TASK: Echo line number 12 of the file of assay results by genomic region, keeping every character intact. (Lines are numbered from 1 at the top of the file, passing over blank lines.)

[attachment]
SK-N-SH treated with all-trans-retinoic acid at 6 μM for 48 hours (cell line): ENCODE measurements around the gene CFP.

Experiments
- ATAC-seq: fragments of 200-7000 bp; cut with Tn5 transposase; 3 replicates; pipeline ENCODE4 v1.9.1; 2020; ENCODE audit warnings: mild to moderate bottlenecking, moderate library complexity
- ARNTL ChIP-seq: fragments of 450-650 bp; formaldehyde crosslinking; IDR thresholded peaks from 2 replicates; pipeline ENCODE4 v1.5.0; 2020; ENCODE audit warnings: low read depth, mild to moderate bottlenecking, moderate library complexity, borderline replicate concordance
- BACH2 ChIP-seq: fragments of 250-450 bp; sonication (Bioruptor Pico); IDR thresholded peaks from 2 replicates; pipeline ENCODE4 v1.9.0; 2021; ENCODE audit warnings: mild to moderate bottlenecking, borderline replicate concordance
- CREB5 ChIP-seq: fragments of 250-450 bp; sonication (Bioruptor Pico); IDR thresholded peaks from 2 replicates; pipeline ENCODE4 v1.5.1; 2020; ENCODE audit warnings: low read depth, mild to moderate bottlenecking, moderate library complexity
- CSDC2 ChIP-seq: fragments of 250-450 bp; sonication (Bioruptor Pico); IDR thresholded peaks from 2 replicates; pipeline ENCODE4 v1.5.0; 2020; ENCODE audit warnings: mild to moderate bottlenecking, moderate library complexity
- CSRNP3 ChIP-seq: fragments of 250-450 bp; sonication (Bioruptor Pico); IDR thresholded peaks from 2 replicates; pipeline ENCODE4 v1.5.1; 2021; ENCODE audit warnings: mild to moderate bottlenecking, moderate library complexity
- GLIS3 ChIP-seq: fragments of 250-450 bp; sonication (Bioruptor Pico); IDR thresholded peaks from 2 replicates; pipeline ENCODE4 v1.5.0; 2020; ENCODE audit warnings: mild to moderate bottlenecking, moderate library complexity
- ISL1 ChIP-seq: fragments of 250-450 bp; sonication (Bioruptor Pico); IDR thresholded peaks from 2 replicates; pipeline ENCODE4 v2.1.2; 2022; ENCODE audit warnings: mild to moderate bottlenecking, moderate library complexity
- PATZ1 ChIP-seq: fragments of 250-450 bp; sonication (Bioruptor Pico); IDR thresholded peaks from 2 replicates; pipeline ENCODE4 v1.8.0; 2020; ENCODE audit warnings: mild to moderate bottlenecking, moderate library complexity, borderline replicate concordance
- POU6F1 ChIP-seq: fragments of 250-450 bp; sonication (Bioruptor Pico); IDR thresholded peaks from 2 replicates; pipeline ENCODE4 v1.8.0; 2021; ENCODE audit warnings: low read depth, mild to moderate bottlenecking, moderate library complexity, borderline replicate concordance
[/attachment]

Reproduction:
- POU6F1 ChIP-seq: fragments of 250-450 bp; sonication (Bioruptor Pico); IDR thresholded peaks from 2 replicates; pipeline ENCODE4 v1.8.0; 2021; ENCODE audit warnings: low read depth, mild to moderate bottlenecking, moderate library complexity, borderline replicate concordance